Loading presentation...

Present Remotely

Send the link below via email or IM

Copy

Present to your audience

Start remote presentation

  • Invited audience members will follow you as you navigate and present
  • People invited to a presentation do not need a Prezi account
  • This link expires 10 minutes after you close the presentation
  • A maximum of 30 users can follow your presentation
  • Learn more about this feature in our knowledge base article

Do you really want to delete this prezi?

Neither you, nor the coeditors you shared it with will be able to recover it again.

DeleteCancel

Team 2 Learning Styles

No description
by

Tarryn Nester

on 10 September 2015

Comments (0)

Please log in to add your comment.

Report abuse

Transcript of Team 2 Learning Styles

Verbal learning is characterised by an individual who gains further from a linguistic mode of learning. Verbal learners learn most through speaking, listening and viewing information. Verbal learners prefer to read and write information, use expressive language and memorize finer points such as dates and times (Pritchard, 2013).
Verbal learning is characterised by an individual who gains further from a linguistic mode of learning. Verbal learners learn most through speaking, listening and viewing information. Verbal learners prefer to read and write information, use expressive language and memorize finer points such as dates and times (Pritchard, 2013).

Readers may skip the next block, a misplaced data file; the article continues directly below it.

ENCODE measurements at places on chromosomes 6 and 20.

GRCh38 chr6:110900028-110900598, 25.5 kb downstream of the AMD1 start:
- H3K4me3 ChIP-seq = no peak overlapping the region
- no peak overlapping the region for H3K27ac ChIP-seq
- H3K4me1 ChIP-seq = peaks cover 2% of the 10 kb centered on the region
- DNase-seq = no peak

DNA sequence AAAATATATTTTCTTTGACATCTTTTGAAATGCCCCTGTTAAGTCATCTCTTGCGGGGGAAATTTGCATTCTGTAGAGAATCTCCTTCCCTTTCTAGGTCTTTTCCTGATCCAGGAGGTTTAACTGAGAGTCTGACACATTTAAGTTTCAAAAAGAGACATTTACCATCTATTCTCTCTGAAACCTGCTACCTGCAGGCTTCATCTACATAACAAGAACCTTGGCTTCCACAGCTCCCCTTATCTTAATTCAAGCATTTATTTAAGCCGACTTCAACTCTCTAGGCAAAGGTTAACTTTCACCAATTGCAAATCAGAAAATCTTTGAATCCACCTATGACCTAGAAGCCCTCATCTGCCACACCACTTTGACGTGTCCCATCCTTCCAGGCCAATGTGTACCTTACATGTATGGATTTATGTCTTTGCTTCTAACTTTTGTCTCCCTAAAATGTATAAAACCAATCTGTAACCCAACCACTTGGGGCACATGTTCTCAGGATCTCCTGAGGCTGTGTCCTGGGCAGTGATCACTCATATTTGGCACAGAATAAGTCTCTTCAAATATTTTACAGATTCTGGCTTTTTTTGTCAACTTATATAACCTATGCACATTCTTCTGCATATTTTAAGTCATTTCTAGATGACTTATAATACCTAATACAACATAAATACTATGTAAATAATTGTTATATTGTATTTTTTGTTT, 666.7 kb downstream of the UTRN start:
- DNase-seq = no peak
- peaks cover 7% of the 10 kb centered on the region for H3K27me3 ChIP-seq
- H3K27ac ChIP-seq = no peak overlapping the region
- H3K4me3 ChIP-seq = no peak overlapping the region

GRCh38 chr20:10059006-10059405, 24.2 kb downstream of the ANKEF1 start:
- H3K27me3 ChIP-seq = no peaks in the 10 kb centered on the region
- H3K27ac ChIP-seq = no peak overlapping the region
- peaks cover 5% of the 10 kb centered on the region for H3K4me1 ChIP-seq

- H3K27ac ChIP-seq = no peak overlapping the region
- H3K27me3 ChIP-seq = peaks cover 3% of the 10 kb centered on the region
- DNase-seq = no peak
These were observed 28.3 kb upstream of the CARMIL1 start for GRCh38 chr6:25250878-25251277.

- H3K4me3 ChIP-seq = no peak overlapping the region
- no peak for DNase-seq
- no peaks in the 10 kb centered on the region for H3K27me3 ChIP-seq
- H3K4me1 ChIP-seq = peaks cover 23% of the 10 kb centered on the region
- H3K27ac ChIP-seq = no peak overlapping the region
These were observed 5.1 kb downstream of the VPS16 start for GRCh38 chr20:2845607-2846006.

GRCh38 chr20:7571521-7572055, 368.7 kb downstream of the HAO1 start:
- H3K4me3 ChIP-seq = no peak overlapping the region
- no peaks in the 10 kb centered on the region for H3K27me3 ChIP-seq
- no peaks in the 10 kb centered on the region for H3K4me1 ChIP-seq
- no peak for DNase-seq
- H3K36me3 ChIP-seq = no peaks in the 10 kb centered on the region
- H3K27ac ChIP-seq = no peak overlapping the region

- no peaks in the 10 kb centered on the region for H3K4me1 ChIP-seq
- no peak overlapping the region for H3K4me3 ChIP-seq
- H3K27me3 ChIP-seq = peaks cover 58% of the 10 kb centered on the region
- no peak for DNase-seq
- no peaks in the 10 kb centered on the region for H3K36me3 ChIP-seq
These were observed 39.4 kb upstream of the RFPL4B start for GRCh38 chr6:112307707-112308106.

Griggs and Dunn advise that learning styles should not be assigned to a cultural group as many differences exist between individuals in a group (1989). However learning styles can arise from a combination of environment and upbringing, students from oral based traditions may respond well to a verbal learning style.
Fleming's Visual, Auditory, Kinaesthetic (VAK) model of learning style recognises student different approaches to learning. Some students have a dominant learning style, whilst others prefer a blend of the three. In 1987 Fleming devised a tool to help students identified their preferred learning styles.
The visual, aural and kinaesthetic or VAK concept was originally spawned in the 1920’s by psychology and education scholars, Montessori and Keller to name a couple. This approach was developed as these scholars identified that each individual learnt from various approaches (Chapman, 2003).
There is little evidence to suggest a correlation between learning styles and gender. Studies using Herman Witkin’s theory on field (in)dependence suggests males are slightly more likely to be solitary learners than females but without any statistical significance (Severiens & Dam, 1994).
Learning environment design plays an important role online learning. The "shape" of the software can help or hinder the teacher in how they educate. Solitary learners benefit from individual teachings and self-paced learning, technology advancements make this much easier.